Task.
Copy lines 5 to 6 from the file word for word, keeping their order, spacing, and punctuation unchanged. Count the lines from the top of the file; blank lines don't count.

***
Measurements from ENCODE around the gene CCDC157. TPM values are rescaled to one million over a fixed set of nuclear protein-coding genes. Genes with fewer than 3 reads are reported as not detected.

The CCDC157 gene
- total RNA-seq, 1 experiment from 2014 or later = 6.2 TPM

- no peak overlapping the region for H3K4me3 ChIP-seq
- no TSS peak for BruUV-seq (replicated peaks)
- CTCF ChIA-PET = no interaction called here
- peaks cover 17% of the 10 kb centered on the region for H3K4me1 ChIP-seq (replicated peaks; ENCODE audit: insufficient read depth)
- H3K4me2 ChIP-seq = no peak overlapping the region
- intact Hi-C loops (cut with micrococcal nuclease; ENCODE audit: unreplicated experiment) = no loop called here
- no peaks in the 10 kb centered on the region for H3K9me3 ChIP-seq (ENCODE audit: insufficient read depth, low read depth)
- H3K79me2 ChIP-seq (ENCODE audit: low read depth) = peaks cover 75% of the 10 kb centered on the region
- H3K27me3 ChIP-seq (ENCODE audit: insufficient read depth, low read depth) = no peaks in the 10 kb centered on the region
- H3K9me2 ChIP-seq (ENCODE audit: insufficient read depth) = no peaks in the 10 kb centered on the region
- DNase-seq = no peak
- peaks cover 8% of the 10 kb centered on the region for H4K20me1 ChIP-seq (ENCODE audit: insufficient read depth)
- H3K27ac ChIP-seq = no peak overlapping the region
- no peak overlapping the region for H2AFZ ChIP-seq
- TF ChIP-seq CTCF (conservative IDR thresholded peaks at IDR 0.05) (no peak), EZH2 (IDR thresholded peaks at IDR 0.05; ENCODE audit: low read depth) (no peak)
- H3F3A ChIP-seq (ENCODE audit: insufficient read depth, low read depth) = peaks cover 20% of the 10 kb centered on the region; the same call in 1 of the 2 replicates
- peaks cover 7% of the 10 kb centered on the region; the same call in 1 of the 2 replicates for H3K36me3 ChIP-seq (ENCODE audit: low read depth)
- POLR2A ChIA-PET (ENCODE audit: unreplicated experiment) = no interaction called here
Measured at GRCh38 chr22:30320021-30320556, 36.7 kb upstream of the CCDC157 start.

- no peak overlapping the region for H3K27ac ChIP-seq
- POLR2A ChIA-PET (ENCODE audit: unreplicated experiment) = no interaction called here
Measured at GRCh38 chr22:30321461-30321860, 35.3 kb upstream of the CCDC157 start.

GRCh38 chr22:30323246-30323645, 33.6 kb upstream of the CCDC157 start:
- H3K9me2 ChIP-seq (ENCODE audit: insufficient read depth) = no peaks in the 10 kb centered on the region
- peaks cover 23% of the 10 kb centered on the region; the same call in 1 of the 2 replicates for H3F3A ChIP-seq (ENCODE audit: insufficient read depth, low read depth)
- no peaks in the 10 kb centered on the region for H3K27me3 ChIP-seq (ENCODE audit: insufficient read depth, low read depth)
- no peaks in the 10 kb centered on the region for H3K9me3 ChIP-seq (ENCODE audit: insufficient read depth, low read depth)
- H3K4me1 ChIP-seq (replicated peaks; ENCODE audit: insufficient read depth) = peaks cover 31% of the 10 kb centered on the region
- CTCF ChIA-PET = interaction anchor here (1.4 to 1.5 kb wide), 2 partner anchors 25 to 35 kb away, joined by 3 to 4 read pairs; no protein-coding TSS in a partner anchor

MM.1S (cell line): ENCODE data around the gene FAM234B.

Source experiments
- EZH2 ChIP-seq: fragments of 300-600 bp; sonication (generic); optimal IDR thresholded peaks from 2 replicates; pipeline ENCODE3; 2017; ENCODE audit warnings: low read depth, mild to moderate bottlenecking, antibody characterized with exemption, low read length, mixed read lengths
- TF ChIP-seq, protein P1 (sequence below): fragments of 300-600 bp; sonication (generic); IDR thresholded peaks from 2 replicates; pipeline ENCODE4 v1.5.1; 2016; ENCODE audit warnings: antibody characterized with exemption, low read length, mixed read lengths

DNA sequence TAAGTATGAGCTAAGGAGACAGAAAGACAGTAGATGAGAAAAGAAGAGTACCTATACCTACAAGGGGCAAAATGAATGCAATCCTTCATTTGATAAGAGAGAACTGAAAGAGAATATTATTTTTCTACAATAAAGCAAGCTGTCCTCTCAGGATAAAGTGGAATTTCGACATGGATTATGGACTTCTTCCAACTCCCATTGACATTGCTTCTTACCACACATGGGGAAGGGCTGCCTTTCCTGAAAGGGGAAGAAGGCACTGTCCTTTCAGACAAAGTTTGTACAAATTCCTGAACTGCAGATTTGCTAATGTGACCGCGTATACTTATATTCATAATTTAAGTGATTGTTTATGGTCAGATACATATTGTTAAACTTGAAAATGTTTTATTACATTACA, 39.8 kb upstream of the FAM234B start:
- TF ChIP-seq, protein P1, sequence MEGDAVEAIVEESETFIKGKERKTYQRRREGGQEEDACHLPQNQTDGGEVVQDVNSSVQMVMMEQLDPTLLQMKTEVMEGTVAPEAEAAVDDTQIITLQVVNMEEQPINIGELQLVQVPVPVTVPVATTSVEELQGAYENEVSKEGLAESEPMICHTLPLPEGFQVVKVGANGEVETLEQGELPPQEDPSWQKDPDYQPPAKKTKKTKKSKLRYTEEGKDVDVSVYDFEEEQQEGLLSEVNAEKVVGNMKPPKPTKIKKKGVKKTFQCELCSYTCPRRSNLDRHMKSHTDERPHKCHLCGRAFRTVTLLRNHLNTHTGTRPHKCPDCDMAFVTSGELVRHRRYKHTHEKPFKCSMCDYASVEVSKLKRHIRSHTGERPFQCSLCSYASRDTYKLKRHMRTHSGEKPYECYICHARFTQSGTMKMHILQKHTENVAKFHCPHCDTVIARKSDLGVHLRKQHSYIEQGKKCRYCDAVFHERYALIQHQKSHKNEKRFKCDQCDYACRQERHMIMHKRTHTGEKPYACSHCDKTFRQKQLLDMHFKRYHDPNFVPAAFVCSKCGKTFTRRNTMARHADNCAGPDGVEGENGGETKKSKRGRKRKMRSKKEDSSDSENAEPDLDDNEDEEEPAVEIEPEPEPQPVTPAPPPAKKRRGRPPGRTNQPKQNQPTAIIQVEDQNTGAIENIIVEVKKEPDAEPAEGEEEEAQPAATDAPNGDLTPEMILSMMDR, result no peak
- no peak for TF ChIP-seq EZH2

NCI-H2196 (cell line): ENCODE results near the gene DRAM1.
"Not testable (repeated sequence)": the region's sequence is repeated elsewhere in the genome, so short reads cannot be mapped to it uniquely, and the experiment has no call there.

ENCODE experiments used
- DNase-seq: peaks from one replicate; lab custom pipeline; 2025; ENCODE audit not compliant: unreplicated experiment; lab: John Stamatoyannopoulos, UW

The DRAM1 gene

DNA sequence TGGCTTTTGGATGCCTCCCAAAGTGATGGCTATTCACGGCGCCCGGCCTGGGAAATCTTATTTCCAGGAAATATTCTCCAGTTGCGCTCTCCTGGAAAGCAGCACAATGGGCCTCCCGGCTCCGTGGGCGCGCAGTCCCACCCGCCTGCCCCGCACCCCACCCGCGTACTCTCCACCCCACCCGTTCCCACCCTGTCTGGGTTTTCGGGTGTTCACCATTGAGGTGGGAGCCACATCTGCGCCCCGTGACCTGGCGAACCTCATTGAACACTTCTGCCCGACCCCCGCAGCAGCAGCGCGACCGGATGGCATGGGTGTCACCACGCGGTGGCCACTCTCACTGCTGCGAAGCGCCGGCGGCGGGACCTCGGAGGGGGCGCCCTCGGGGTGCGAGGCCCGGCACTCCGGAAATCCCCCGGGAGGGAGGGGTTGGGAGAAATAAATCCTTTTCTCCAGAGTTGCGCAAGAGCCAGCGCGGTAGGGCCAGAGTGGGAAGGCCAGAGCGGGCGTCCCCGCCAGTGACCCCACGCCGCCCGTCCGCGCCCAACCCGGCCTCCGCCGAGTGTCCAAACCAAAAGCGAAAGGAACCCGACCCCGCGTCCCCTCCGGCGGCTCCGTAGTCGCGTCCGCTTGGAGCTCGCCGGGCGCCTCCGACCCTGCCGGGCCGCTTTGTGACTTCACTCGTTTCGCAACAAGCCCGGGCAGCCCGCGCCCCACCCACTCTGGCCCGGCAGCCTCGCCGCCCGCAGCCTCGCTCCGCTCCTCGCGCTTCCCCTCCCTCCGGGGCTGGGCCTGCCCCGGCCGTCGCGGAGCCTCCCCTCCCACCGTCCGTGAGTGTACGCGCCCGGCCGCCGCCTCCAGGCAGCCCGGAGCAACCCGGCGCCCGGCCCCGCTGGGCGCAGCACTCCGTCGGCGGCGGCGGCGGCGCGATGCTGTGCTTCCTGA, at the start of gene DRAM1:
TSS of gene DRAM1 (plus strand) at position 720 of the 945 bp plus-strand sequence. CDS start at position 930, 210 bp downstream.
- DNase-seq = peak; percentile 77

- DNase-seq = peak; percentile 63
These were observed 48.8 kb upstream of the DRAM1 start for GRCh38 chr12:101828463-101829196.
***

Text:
- no TSS peak for BruUV-seq (replicated peaks)
- CTCF ChIA-PET = no interaction called here